If Hernandez is convicted of first-degree murder in Lloyd’s death, he faces life in prison with no chance of parole — a fate that would be stunning when considering that a little more than two years ago he was coming off a Super Bowl appearance, had a new $40 million contract in hand and was a new father.

But even if his lawyers succeed in convincing the jury that Hernandez is not guilty of murder, his legal problems won’t end.


He faces three additional firearms charges that could land him in prison for years: possession of a high-powered rifle, a high-capacity magazine and ammunition found in his home during the Lloyd investigation. Those charges will be tried separately.

He faces a civil lawsuit filed by former friend Alexander Bradley, who alleged that after an argument at a nightclub in Florida, Hernandez shot him in the face.

And he faces separate murder and assault charges in the Boston shooting, which occurred early the morning of July 16, 2012 and left two men dead and another wounded.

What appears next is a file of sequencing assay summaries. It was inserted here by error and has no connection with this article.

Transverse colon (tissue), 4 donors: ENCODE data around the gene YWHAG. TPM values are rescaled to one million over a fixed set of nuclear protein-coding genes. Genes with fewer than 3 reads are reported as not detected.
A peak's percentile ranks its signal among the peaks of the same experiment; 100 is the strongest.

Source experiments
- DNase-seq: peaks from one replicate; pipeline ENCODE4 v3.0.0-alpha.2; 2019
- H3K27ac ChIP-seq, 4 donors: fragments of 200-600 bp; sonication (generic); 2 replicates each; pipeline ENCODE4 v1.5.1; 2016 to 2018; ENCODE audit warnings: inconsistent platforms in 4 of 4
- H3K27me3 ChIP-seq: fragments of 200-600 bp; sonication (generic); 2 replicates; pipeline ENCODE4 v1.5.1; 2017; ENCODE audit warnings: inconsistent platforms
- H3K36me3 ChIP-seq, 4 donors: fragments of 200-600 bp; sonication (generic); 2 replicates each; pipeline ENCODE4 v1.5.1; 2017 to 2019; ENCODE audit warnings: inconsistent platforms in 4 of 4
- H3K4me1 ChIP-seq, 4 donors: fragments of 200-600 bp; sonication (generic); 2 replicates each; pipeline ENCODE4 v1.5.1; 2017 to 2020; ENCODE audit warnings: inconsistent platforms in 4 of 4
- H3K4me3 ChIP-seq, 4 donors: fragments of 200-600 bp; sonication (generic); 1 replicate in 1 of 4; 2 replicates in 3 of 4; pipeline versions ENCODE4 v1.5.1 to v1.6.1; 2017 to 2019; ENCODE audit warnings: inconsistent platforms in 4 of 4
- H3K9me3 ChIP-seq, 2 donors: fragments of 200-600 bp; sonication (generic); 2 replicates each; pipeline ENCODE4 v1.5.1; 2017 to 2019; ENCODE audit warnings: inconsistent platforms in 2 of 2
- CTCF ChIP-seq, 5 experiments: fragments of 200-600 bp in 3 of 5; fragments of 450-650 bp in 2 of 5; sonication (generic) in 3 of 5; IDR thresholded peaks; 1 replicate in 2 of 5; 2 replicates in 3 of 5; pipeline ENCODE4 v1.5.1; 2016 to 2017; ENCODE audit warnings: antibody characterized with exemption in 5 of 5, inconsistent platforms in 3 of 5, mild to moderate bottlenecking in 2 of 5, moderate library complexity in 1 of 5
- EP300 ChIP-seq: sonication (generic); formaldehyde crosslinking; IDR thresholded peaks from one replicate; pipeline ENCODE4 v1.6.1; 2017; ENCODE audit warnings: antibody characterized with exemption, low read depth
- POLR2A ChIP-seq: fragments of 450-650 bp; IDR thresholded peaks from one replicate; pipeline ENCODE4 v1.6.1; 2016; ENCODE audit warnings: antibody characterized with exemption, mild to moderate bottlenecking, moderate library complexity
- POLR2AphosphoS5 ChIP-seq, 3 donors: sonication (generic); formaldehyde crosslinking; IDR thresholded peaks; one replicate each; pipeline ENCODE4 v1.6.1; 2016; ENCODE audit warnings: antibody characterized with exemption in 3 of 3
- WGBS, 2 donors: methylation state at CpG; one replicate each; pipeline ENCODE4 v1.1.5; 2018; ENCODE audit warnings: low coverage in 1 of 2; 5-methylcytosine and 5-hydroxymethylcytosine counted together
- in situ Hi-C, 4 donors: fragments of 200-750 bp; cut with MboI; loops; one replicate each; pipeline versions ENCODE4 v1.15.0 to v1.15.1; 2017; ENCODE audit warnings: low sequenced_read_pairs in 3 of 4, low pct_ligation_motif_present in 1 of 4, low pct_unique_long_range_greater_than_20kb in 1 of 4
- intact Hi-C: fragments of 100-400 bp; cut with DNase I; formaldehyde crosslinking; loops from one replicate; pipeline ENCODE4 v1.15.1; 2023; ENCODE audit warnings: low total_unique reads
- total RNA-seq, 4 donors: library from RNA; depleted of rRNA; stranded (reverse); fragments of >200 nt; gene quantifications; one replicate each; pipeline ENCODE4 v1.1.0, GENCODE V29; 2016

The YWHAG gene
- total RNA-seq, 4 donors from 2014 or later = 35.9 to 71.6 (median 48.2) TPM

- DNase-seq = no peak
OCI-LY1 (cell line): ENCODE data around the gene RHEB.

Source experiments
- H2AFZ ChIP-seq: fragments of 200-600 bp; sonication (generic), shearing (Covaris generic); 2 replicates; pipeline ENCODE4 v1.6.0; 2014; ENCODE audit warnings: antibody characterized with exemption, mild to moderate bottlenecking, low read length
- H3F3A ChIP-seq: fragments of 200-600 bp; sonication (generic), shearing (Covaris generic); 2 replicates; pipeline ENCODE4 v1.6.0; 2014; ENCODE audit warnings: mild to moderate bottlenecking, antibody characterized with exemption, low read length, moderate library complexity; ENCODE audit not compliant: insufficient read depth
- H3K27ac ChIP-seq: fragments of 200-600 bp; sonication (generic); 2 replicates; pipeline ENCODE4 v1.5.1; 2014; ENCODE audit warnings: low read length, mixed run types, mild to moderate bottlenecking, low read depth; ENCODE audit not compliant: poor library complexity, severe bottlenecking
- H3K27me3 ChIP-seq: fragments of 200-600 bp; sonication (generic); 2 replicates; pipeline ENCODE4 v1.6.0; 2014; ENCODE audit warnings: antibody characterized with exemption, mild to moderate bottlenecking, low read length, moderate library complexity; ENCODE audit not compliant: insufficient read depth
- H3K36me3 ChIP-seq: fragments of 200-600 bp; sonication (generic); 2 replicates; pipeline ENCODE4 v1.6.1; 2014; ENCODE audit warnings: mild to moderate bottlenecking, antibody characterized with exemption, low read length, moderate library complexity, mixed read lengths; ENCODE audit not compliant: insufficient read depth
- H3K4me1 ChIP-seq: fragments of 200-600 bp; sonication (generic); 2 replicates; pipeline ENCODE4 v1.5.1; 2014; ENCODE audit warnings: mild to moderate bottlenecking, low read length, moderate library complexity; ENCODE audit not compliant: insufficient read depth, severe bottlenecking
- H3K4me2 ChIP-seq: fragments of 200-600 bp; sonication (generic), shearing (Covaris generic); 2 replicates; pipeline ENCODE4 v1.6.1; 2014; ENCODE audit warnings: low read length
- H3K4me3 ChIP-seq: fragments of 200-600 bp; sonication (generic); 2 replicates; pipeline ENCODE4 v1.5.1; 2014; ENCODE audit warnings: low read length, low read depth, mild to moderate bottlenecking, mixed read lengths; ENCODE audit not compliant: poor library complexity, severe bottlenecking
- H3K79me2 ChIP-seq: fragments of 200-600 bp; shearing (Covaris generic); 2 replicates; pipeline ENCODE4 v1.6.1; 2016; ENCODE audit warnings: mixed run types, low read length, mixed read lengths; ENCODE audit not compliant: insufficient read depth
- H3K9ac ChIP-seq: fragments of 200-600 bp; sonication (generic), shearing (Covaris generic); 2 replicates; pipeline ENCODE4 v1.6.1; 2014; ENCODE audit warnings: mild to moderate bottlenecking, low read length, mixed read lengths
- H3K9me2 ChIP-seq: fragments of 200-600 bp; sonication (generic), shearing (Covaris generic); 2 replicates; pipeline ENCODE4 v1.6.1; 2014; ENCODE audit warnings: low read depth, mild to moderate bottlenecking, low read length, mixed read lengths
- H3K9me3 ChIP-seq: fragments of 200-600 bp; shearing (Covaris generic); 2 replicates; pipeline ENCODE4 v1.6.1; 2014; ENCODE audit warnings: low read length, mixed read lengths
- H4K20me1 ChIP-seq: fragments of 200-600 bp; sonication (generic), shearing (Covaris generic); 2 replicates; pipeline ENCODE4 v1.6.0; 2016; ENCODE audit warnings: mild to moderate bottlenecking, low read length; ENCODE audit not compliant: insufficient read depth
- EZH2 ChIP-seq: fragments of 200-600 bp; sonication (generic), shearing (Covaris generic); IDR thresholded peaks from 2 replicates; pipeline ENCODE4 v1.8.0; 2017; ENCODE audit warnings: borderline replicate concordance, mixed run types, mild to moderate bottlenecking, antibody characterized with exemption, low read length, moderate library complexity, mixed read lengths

In that case, prosecutors have alleged that Hernandez became enraged after a man bumped him on a nightclub dance floor, spilling his drink, and failed to apologize. They alleged that later Hernandez followed the man and his friends as they drove away from the club, then pulled up next to their car at a stoplight and opened fire with a .38-caliber revolver, killing Daniel De Abreu, 29, and Safiro Furtado, 28, and wounding another man.

That trial originally was scheduled to begin May 28, but the judge there indicated recently he would push it back given the anticipated length of the trial in the Lloyd case. No new trial date has been set.​